Although significant differences undoubtedly exist between Daoism and Kant’s philosophy, the two systems also have some noteworthy similarities. After calling attention to a few such parallels and sketching the outlines of Kant’s philosophy of religion, this article focuses on an often-neglected feature of the latter: the four guiding principles of what Kant calls an “invisible church” (universality, purity, freedom, and unchangeableness). Numerous passages from Lao Zi’s classic text, Dao-De-Jing, seem to uphold these same principles, thus suggesting that they can also be interpreted as core features of a Daoist philosophy of life. A crucial difference, however, is that members of a Daoist church would focus on contentment, whereas Kantian churches modeled on Christianity (the religious tradition Kant favored) would strive for perfection. The article therefore concludes by considering what a synthesis might look like, if a Kantian church were to be based on a Daoist interpretation of these four fundamental principles.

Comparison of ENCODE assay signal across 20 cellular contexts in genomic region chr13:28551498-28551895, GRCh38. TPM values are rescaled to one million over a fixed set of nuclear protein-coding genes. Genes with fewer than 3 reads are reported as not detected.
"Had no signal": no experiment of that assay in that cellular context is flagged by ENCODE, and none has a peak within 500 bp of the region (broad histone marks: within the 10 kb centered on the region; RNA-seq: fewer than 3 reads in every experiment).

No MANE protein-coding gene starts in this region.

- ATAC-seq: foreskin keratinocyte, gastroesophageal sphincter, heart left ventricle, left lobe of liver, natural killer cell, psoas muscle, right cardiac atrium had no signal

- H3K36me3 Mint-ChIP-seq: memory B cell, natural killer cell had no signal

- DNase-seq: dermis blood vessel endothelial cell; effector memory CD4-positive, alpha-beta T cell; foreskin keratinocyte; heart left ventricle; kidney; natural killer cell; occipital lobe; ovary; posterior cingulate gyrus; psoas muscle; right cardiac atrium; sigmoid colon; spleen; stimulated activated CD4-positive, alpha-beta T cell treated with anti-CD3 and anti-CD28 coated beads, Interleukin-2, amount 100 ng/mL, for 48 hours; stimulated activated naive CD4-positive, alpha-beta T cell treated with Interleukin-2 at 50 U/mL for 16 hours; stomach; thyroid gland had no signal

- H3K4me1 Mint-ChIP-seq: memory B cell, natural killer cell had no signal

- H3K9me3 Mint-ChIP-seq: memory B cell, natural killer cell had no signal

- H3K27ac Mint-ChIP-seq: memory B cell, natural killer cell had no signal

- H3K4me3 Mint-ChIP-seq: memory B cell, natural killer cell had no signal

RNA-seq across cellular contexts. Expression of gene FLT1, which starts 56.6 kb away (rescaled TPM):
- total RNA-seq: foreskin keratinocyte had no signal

Keywords: Kant, Lao Zi, church, Dao-De-Jing, Daoism, comparative philosophy
Henrique Schneider (Professor, Department of Economics, University of Vienna, Austria):
“Reading Han Fei as “Social Scientist”: A Case-Study in “Historical Correspondence”